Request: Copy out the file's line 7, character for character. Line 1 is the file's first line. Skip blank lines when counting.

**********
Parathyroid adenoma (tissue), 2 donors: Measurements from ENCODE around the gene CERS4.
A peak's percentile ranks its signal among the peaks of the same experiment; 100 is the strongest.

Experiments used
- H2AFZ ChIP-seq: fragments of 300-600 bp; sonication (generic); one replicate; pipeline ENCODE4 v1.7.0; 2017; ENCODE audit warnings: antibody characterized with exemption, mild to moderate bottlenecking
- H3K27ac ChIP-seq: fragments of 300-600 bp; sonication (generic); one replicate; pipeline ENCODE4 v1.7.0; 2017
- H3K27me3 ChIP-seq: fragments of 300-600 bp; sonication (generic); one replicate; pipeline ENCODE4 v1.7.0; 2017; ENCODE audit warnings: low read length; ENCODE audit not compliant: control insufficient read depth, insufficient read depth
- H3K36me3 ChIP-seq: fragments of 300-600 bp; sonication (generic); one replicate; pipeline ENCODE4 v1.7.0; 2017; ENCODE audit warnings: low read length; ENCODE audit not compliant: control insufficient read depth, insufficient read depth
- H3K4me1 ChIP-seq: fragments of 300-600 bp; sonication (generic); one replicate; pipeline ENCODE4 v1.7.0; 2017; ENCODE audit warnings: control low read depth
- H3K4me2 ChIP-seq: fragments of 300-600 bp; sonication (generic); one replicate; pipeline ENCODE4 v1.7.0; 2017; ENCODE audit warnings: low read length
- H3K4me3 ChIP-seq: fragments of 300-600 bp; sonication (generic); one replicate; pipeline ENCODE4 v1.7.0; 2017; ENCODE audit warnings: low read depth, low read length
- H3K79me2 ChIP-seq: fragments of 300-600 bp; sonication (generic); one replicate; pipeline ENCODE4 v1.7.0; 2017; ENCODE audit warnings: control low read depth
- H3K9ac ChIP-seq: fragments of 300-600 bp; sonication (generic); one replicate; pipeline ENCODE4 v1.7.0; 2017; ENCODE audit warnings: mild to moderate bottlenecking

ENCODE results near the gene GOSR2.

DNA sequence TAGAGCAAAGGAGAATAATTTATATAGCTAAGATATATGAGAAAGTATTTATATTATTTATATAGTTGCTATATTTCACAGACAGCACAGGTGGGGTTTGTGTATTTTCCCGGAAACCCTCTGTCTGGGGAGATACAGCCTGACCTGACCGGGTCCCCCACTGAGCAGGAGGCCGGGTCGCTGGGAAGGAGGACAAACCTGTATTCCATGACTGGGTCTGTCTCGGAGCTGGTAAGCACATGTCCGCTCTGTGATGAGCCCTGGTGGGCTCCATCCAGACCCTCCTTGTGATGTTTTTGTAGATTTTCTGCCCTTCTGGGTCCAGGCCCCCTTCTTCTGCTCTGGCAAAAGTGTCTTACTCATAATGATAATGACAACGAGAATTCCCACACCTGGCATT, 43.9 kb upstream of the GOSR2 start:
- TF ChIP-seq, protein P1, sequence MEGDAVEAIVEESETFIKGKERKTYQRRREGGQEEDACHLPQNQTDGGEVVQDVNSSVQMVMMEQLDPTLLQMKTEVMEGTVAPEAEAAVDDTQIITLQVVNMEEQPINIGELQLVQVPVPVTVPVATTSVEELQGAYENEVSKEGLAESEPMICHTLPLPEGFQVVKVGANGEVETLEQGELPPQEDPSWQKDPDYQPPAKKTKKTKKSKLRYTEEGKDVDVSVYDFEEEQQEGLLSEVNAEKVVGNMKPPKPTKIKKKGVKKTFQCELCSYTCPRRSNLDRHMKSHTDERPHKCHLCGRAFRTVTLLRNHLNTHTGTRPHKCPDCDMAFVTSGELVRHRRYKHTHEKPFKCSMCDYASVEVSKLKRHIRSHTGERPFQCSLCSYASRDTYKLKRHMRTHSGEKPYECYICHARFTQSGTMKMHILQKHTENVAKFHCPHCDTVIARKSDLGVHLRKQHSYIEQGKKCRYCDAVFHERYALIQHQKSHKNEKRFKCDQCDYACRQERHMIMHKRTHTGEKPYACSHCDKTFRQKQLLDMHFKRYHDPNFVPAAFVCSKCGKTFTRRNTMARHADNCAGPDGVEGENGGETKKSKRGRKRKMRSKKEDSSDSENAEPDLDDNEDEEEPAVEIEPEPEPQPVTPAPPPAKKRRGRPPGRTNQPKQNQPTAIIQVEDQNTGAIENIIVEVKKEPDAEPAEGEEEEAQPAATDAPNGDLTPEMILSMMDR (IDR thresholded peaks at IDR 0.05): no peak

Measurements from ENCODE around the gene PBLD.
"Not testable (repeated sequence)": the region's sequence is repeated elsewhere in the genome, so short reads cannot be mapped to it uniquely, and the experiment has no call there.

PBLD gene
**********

- H3K36me3 ChIP-seq: fragments of 300-600 bp; sonication (generic); one replicate; pipeline ENCODE4 v1.7.0; 2017; ENCODE audit warnings: low read length; ENCODE audit not compliant: control insufficient read depth, insufficient read depth